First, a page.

If you have sponsored migrants working for, or studying with you, you will need to renew your licence for as long as you want to keep employing them or having them as students. This applies even if you do not want to sponsor any new migrants.
You must renew your sponsor licence every four years to satisfy The Home Office that you are still operating and still want to be a sponsor. The Home Office will deal with applications for renewal in the same way as they deal with applications for a new licence at the time of the application for renewal. You will not usually need to send the documents you sent with your initial application for a licence. As long as you apply to renew your licence before it has expired, you will be able to continue acting as a sponsor, for example by assigning certificates of sponsorship and keeping current migrants, until they have made a decision on your renewal application.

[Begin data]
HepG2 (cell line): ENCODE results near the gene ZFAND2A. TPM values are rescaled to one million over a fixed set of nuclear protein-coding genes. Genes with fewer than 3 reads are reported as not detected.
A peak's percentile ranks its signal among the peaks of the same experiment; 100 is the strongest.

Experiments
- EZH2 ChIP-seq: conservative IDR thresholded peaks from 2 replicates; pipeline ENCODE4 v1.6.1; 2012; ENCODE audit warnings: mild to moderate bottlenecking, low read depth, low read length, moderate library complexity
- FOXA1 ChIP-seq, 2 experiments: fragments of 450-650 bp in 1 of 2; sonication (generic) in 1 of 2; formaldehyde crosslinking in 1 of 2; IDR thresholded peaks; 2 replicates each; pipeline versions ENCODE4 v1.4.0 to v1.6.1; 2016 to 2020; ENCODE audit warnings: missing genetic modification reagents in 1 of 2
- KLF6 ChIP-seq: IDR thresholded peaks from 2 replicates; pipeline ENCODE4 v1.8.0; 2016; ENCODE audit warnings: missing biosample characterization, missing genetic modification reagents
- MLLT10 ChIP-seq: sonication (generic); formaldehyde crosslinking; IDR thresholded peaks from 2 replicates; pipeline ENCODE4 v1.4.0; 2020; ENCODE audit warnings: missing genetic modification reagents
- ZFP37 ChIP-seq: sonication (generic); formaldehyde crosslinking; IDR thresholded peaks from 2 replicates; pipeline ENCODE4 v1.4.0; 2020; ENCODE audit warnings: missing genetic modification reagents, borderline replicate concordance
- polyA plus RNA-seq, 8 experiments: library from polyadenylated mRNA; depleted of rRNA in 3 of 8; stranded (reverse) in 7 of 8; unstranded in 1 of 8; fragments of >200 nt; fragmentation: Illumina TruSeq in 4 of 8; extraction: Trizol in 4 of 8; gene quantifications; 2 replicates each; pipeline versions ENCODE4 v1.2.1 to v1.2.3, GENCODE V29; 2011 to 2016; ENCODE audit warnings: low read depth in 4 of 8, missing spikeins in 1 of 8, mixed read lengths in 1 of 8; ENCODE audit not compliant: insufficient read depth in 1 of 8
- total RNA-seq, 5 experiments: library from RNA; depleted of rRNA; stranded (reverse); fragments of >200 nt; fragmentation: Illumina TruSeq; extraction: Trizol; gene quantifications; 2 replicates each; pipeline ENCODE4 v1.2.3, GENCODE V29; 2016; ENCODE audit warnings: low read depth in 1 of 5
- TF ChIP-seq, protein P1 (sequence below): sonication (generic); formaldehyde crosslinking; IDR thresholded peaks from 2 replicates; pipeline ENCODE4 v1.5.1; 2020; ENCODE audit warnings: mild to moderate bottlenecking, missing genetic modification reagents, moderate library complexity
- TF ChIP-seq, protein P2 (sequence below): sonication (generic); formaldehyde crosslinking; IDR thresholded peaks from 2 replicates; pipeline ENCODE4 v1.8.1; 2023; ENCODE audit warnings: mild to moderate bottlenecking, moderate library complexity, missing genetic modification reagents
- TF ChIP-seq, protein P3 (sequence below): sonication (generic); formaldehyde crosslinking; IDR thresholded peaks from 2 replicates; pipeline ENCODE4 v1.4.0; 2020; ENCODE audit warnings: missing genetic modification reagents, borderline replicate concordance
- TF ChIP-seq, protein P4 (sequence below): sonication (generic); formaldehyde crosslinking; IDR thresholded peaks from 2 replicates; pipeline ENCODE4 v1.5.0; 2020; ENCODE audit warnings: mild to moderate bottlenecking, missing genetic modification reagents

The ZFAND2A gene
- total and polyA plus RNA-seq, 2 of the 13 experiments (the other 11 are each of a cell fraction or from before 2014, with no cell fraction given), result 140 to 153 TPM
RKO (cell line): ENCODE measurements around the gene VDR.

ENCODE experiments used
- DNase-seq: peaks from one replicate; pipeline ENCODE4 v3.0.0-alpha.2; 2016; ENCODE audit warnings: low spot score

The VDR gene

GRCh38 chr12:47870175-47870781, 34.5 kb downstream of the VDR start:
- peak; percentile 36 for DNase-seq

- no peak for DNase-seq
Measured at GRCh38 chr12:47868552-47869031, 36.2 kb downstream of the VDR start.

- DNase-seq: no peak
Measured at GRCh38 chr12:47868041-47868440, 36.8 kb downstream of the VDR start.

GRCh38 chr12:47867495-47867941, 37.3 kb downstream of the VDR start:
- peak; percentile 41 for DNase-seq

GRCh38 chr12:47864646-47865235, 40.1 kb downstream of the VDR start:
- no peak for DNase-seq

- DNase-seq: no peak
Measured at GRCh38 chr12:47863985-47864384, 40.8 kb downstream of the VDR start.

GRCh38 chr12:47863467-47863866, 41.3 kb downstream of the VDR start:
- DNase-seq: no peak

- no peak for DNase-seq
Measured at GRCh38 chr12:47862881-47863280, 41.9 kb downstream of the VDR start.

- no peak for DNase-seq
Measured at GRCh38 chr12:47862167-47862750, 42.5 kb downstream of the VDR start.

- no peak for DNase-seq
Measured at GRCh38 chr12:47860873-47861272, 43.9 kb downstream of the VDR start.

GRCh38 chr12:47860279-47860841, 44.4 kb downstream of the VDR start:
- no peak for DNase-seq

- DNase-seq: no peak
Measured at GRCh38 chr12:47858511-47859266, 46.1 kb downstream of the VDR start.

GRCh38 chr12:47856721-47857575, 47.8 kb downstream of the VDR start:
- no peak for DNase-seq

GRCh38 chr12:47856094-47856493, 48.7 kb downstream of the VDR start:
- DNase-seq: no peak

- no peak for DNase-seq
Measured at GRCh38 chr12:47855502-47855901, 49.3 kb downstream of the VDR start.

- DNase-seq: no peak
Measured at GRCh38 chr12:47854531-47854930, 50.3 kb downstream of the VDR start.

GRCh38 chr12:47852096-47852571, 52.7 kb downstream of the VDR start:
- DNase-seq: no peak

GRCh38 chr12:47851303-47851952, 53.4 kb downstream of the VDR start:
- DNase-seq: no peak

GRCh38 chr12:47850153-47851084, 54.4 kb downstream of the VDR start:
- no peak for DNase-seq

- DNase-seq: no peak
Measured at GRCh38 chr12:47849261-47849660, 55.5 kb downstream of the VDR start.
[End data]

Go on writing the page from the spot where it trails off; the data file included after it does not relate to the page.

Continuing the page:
Surrendering a sponsor licence
If you no longer want to sponsor migrants and have no sponsored migrants currently working for or studying with you, you may surrender your licence. They will then remove your organisation from the register of sponsors, and you may apply for a new licence at any time.
The overriding principle
When considering your sponsor licence application, Home Office ask three main questions:
Are you a genuine organisation operating lawfully in the United Kingdom? You must prove this by sending certain documents listed in Appendix A of the full policy guidance of the policy guidance.
Are you trustworthy? The Home Office look at the history and background of your organisation, your key personnel and the people who control the organisation. Any history of dishonest conduct or immigration crime will be viewed seriously and may mean The Home Office refuse your application.
Are you capable of carrying out your duties as a sponsor? They judge this by looking at your organisation's processes and human resource practices (or student attendance monitoring practices in the case of education providers), to ensure that you can carry out your duties. If The Home Office have significant doubts, they may award a B rating or, in more serious cases, refuse your application.